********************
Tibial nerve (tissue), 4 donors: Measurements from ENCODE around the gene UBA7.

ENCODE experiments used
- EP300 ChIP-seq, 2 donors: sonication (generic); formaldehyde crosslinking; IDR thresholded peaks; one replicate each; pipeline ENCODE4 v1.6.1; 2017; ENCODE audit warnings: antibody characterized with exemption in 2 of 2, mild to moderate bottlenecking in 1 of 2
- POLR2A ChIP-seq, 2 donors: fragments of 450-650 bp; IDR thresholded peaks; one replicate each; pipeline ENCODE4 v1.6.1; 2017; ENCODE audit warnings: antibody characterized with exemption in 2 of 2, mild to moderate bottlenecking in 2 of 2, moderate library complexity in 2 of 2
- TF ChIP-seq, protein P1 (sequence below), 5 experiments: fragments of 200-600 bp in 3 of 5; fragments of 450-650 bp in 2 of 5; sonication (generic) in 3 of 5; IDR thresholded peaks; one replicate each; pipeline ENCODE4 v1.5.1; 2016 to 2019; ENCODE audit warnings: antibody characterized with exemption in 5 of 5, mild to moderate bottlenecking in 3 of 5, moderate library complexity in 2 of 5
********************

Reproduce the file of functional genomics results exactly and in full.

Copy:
Tibial nerve (tissue), 4 donors: Measurements from ENCODE around the gene UBA7.

ENCODE experiments used
- EP300 ChIP-seq, 2 donors: sonication (generic); formaldehyde crosslinking; IDR thresholded peaks; one replicate each; pipeline ENCODE4 v1.6.1; 2017; ENCODE audit warnings: antibody characterized with exemption in 2 of 2, mild to moderate bottlenecking in 1 of 2
- POLR2A ChIP-seq, 2 donors: fragments of 450-650 bp; IDR thresholded peaks; one replicate each; pipeline ENCODE4 v1.6.1; 2017; ENCODE audit warnings: antibody characterized with exemption in 2 of 2, mild to moderate bottlenecking in 2 of 2, moderate library complexity in 2 of 2
- TF ChIP-seq, protein P1 (sequence below), 5 experiments: fragments of 200-600 bp in 3 of 5; fragments of 450-650 bp in 2 of 5; sonication (generic) in 3 of 5; IDR thresholded peaks; one replicate each; pipeline ENCODE4 v1.5.1; 2016 to 2019; ENCODE audit warnings: antibody characterized with exemption in 5 of 5, mild to moderate bottlenecking in 3 of 5, moderate library complexity in 2 of 5